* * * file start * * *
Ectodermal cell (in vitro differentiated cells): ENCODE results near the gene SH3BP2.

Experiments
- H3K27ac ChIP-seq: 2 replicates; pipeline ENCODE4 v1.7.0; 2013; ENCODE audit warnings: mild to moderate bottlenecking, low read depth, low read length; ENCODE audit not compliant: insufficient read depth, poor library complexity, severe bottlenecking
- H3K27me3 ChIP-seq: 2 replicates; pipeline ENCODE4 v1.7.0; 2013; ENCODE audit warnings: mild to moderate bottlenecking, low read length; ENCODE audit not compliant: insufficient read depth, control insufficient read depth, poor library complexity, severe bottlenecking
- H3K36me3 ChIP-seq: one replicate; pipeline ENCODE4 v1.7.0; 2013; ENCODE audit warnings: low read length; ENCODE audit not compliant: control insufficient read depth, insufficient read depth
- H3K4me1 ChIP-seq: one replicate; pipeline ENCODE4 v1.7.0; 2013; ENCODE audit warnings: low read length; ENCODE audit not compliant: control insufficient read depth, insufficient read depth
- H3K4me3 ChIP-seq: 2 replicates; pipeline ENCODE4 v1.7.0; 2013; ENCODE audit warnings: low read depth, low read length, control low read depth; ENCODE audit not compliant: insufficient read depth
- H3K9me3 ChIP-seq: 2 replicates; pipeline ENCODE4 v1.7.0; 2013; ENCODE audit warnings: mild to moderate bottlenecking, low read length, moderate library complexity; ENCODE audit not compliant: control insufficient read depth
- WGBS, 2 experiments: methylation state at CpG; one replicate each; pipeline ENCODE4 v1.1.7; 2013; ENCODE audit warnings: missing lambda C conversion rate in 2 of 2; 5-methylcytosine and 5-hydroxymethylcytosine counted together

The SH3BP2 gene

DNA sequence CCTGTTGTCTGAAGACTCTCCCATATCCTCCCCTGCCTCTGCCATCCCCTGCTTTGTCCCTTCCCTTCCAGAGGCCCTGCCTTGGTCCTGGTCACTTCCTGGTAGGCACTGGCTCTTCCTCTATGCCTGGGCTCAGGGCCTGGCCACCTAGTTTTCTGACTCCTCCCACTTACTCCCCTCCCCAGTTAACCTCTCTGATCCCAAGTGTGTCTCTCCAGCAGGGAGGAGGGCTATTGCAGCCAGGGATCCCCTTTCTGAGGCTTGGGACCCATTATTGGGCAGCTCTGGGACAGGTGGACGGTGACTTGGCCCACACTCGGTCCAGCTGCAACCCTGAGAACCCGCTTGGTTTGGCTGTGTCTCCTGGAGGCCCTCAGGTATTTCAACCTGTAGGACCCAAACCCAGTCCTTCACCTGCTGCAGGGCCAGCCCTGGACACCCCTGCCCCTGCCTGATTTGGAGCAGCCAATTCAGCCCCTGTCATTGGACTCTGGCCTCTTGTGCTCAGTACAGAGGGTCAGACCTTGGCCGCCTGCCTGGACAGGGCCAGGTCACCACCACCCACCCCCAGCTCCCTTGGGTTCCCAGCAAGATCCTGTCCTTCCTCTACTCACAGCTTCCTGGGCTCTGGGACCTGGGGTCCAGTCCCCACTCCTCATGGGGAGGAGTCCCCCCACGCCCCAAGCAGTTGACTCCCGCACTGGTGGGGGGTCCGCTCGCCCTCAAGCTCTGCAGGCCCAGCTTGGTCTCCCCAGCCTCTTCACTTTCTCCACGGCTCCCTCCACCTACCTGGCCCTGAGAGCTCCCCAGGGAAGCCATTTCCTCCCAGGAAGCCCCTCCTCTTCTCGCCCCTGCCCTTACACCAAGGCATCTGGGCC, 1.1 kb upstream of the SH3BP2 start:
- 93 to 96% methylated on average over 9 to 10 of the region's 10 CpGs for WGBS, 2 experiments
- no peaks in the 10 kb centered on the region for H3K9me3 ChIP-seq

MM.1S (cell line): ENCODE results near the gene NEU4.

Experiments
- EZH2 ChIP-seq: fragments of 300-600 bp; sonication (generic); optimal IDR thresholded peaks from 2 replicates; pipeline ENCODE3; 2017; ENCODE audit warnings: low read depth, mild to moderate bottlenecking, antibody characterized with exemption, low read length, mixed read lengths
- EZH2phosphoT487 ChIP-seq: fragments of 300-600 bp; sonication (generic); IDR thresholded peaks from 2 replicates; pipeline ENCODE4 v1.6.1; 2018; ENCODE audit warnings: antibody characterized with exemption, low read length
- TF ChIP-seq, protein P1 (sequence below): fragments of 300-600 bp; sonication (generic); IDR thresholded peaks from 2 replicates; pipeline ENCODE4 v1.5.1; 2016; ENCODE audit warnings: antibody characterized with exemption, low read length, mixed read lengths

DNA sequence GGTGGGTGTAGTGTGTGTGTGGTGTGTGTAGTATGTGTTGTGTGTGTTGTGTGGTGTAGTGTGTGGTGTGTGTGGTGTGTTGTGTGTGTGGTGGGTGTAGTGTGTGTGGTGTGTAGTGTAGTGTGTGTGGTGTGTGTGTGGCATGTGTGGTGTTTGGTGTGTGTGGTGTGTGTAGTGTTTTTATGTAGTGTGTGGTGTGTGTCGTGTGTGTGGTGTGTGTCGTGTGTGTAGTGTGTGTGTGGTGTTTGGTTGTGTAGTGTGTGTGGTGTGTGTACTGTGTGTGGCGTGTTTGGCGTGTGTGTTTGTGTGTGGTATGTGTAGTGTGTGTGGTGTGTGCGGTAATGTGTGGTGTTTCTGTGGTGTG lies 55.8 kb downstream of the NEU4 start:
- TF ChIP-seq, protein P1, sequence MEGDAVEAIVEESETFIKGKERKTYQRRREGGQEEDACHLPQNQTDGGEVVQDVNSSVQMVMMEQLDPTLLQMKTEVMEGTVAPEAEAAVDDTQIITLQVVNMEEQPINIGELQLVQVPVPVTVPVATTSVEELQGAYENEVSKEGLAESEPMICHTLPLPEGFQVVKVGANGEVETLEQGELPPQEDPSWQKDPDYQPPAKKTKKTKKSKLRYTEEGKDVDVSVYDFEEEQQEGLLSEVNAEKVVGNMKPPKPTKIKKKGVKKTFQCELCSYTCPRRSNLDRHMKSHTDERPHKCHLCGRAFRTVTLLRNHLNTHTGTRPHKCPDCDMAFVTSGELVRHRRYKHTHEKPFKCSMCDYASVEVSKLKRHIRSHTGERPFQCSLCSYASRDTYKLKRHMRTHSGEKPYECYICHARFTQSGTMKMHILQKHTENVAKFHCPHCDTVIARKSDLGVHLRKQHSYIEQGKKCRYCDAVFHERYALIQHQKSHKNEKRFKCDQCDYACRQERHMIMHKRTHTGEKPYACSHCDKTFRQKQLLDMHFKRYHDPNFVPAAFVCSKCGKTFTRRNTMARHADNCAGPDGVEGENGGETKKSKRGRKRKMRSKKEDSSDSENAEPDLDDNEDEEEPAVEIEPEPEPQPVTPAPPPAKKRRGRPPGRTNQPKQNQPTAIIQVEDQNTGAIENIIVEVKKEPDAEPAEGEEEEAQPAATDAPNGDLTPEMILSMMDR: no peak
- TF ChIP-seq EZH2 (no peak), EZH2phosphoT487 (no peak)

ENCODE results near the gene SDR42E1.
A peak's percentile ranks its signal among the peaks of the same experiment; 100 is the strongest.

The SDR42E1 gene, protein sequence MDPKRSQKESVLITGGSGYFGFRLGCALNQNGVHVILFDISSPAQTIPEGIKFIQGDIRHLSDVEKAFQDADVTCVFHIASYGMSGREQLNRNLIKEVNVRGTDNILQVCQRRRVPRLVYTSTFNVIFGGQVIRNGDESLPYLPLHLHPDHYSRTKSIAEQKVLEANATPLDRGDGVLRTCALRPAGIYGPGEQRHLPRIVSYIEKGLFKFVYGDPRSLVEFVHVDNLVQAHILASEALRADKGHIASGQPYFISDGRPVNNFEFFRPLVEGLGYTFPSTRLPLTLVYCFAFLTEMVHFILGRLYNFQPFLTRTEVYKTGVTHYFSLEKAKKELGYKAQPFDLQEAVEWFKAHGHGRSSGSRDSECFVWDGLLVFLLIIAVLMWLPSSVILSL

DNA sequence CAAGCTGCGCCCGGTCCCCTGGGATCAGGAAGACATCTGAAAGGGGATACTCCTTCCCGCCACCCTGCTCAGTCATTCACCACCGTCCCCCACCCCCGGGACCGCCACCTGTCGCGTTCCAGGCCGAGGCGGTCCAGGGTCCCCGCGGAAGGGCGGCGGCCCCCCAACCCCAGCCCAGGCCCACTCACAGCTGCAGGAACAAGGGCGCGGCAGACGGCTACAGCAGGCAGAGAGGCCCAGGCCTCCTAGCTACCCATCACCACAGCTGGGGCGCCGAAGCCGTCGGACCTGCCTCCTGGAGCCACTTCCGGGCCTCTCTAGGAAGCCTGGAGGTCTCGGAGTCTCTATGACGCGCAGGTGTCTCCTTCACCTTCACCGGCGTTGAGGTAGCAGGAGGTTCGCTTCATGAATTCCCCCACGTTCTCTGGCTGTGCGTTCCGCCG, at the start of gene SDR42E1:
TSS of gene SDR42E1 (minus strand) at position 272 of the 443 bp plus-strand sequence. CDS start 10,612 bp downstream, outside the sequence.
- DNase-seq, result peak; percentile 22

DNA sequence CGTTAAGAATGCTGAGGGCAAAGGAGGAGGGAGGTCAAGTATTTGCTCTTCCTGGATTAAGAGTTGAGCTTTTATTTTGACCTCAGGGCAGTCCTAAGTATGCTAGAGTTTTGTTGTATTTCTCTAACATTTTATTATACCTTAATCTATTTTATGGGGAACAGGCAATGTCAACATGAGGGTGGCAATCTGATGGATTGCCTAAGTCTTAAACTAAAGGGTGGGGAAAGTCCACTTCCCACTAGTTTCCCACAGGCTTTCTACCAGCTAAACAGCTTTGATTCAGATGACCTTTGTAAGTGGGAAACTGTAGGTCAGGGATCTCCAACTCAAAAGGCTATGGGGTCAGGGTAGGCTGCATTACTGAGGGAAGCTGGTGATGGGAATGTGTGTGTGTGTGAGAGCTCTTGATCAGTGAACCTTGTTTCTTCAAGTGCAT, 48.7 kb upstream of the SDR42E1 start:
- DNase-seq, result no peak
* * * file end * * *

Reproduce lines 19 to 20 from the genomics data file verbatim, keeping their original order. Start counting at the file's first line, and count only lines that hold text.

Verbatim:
DNA sequence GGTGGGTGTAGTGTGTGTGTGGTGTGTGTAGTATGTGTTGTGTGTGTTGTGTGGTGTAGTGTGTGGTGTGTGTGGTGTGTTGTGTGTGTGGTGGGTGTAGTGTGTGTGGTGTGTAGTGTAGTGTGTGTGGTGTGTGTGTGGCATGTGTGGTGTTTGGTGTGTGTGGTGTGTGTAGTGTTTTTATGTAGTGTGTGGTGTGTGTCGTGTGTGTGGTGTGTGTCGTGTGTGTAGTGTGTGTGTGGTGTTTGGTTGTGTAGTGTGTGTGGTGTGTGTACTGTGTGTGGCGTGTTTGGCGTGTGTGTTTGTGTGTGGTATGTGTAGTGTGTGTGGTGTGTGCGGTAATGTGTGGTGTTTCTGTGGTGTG lies 55.8 kb downstream of the NEU4 start:
- TF ChIP-seq, protein P1, sequence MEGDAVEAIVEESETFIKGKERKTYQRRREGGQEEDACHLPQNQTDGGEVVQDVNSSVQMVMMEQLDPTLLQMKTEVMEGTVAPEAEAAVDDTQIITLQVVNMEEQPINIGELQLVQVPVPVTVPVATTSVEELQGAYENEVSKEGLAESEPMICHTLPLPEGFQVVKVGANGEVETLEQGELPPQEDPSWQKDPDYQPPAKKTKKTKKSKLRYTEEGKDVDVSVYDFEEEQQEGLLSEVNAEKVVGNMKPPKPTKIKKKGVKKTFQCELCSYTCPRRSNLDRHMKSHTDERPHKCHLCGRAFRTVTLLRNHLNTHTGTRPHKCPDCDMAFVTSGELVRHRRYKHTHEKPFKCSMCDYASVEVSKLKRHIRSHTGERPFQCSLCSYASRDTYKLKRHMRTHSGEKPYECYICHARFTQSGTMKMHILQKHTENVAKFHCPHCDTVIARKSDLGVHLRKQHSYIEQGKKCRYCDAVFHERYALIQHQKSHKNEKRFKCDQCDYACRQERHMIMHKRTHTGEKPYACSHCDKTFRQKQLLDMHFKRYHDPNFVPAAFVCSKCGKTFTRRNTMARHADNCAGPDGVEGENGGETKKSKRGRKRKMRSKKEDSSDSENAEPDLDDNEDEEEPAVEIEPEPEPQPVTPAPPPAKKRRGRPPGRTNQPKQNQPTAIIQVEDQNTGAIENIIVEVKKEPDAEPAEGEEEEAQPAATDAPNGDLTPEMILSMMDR: no peak